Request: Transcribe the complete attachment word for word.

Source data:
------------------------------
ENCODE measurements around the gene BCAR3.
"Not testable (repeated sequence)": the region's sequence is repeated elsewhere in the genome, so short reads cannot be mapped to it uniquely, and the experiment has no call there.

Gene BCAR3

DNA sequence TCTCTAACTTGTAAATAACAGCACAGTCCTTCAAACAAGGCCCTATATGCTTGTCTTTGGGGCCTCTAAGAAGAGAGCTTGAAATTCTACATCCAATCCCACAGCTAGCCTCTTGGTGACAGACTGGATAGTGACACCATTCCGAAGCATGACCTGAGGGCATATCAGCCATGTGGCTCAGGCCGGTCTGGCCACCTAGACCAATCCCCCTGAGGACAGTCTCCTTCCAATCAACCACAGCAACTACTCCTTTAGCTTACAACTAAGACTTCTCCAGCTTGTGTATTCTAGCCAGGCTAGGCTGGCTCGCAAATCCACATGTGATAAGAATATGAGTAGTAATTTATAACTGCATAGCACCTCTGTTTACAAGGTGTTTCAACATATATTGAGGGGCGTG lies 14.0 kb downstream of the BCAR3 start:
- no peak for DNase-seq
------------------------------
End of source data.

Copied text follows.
ENCODE measurements around the gene BCAR3.
"Not testable (repeated sequence)": the region's sequence is repeated elsewhere in the genome, so short reads cannot be mapped to it uniquely, and the experiment has no call there.

Gene BCAR3

DNA sequence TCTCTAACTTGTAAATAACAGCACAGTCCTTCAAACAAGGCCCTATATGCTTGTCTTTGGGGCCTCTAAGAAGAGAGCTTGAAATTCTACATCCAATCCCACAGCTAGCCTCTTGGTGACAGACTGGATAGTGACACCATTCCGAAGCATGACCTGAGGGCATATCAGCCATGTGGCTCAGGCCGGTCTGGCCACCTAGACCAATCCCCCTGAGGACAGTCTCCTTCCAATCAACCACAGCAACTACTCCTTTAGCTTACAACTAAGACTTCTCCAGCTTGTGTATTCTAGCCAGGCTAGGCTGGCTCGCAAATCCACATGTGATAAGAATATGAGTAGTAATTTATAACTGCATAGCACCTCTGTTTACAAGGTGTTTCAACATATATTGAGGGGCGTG lies 14.0 kb downstream of the BCAR3 start:
- no peak for DNase-seq